We had an interesting line-up of guests and topics this week for our premium channel: Ross Hansen discussed gold and our slow move towards a cashless society, Urban Carmel talked about the tech bubble and not to expect such euphoria again, Marc Chandler talked about a multi-year bull market in the dollar, and, lastly, Dan Steffens addressed the energy markets.
Gold experienced a spectacular bull market run from its low at $250 an ounce in 2001 to its peak above $1,900 an ounce in 2011. Its long bull market was largely supported by expectations that the Fed’s easy money policies would create spiraling inflation...
In May we started a recurring monthly review of all the main economic data. At the time, the consensus view was that growth in wages and employment were accelerating and that this would lead to a meaningful increase in inflation above the Fed's 2% target. So far, this has been wrong.
All of the money created by the world’s central banks is looking for a home where it will earn a return — without being eroded by inflation. And right now, its best option is to buy assets denominated in U.S. Dollars.
Solar energy could be the world’s largest source of power by 2050, providing more than a quarter of the Earth’s energy, according to the International Energy Agency (IEA).
The strong jobs report confirms that the U.S. economy’s fundamentals are strong enough to sustain its positive momentum despite the sub-par outlook for its trading partners in Europe, Japan and China. This report also shows that the soft reading for the preceding month was an outlier.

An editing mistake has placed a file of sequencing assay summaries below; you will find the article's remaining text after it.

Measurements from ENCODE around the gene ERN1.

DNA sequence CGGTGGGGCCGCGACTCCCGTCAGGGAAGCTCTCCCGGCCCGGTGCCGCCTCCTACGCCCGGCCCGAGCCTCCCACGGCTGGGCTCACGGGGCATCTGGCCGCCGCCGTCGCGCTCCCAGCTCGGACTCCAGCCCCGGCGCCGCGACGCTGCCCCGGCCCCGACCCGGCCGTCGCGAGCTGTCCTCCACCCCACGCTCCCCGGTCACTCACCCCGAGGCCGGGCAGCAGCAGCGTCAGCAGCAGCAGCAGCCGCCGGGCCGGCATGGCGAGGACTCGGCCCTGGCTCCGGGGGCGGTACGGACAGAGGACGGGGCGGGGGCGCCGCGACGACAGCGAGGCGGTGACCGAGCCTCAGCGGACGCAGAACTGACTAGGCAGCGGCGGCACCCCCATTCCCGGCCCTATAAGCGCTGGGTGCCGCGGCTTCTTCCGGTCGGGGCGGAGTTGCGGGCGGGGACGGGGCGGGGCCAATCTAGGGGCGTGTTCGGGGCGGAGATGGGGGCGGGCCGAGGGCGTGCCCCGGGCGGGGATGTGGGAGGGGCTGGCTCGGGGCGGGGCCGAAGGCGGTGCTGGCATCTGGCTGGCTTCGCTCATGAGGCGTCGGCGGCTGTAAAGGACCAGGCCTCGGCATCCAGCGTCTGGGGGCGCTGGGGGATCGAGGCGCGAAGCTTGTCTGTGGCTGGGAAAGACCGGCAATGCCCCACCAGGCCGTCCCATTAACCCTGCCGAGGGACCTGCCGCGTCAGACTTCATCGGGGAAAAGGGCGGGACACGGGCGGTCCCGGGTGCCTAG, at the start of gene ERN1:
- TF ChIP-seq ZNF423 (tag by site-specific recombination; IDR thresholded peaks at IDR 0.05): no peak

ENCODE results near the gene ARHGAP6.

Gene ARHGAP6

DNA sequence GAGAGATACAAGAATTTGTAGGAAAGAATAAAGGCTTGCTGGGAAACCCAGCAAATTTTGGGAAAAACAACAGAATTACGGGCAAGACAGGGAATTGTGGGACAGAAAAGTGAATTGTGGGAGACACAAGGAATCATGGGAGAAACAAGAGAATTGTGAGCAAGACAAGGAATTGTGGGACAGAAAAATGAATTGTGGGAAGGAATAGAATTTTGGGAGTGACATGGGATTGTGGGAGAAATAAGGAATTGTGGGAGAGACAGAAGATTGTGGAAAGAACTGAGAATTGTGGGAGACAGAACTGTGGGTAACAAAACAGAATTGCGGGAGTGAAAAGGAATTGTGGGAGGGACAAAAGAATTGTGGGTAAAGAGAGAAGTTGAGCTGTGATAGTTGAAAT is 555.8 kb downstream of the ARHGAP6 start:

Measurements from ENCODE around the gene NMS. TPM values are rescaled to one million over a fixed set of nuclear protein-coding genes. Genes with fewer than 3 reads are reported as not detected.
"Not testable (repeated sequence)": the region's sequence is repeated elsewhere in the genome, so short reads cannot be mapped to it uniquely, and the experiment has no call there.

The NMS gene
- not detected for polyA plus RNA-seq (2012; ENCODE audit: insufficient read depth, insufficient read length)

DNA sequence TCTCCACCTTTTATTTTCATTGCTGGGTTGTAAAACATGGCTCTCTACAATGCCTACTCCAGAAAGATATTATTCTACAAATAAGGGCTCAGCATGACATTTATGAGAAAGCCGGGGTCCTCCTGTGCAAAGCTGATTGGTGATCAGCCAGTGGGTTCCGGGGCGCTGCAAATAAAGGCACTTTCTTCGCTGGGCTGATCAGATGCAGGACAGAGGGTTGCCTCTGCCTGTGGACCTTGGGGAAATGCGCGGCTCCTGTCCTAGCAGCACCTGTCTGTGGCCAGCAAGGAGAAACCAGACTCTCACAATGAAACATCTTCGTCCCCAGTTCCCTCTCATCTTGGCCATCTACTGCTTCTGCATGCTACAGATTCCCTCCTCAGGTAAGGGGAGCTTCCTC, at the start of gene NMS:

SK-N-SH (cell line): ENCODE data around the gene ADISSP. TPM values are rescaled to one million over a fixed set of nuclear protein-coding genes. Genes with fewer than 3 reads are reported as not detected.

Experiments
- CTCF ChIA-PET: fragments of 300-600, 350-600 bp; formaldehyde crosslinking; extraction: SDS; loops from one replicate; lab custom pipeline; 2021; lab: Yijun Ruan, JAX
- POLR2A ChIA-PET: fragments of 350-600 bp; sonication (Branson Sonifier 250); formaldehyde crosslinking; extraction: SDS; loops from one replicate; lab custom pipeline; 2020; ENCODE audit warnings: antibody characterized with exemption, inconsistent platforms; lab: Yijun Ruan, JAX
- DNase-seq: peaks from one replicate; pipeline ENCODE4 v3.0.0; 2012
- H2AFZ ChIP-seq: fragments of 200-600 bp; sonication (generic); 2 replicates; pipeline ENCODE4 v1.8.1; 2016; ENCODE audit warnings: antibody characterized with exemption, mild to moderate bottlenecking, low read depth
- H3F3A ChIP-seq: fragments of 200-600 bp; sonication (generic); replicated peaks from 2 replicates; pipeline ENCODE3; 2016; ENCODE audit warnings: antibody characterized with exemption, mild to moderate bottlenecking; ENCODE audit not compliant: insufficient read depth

Gold investing bids pushed prices up to $1222 per ounce in quiet Asian trade Thursday morning, but the metal retreated as European stock markets fell again and crude oil sank 2% to multi-year lows.
Here is a new update of a popular market valuation method using the most recent Standard & Poor's "as reported" earnings and earnings estimates and the index monthly averages of daily closes for the past month...
The fourth quarter began yesterday and we're starting things off on a sour note. After squeezing out a minor gain in the third quarter, the S&P marked its seventh consecutive quarterly gain, but has been trending down for the last two weeks.
This seems to be the first time in several months that ECB President Draghi has been rather anti-climactic. The disappointment or the "sell the rumor, buy the fact" scenario we suggested is, in fact, unfolding, and the euro is correcting higher.